Despite approval from the 15 European Union member states to allow a continued flow of data to the United States, the European Parliament yesterday voted against the deal.
The 626-member legislative body voted against the safe harbor deal because they believed it was too flimsy, given the relative lack of privacy protections in the United States, according to reports.
The safe harbor arrangement was the result of more than two years of discussions between the European Commission and the U.S. Department of Commerce. It was developed in response to a European Commission directive on privacy, a sweeping rule that went into effect in October 1998. The rule prohibited the transfer of personal data to non-EU countries that do not meet privacy protection standards.
Under the terms of the agreement, U.S. companies that want to continue transferring personal data from Europe must commit to respecting detailed standards of notice, user choice and data access and security.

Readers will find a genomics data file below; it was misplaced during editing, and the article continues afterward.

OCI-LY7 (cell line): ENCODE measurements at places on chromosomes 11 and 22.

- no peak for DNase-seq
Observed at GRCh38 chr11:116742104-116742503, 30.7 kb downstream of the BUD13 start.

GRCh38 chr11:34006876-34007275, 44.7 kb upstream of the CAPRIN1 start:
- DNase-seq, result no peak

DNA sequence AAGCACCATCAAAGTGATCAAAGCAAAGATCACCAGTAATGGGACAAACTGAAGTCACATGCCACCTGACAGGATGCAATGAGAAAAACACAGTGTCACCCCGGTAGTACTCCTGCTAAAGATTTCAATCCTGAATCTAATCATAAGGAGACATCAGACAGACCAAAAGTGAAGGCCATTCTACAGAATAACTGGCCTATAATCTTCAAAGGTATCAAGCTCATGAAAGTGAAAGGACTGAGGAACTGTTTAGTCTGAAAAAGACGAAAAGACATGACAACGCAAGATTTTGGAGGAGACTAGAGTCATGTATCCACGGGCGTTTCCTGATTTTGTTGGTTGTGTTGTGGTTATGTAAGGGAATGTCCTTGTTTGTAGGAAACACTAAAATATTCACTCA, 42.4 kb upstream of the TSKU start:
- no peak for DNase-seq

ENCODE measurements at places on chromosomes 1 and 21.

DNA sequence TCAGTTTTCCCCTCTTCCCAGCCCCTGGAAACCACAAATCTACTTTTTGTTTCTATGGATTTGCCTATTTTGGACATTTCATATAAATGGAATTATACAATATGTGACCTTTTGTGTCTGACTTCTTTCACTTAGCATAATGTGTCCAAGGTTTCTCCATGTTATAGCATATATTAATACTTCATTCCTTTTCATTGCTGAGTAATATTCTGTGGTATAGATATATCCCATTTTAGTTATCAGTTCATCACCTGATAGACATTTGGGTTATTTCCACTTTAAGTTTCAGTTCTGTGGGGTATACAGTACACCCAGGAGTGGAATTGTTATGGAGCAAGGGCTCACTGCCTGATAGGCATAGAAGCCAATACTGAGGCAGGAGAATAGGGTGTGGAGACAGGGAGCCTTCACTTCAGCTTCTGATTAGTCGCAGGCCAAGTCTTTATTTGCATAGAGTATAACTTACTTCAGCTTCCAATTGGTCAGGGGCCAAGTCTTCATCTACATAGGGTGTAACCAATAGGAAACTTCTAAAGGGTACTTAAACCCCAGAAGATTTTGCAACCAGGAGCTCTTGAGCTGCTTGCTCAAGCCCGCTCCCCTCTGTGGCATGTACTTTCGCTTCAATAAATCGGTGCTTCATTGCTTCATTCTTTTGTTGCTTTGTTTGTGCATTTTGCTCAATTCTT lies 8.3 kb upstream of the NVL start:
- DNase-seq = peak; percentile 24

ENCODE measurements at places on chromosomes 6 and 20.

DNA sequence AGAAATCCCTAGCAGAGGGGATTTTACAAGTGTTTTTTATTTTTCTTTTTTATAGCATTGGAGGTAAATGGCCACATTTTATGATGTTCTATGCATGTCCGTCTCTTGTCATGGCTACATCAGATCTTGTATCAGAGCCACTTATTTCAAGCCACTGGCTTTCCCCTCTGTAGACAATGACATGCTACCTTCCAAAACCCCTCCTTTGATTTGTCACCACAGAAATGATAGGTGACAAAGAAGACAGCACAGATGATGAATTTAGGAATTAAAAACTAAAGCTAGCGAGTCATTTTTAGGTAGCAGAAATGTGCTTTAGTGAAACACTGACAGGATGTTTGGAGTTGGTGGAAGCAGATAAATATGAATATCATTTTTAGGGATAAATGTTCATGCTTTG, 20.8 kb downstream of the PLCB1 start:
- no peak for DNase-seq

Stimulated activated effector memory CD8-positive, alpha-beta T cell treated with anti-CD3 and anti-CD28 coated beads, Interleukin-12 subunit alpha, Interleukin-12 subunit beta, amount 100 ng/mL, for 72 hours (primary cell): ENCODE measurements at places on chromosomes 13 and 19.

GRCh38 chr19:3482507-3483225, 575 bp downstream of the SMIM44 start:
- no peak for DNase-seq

The agreement was expected to be approved by the European Parliament. If it was, U.S. companies would have been able to sign on to the safe harbor deal this fall.
A European Commission spokesman said the “European Commission is going to assess the situation soon enough.” But insiders said the decision could derail the deal, or could force U.S. and European negotiators back to the drawing board.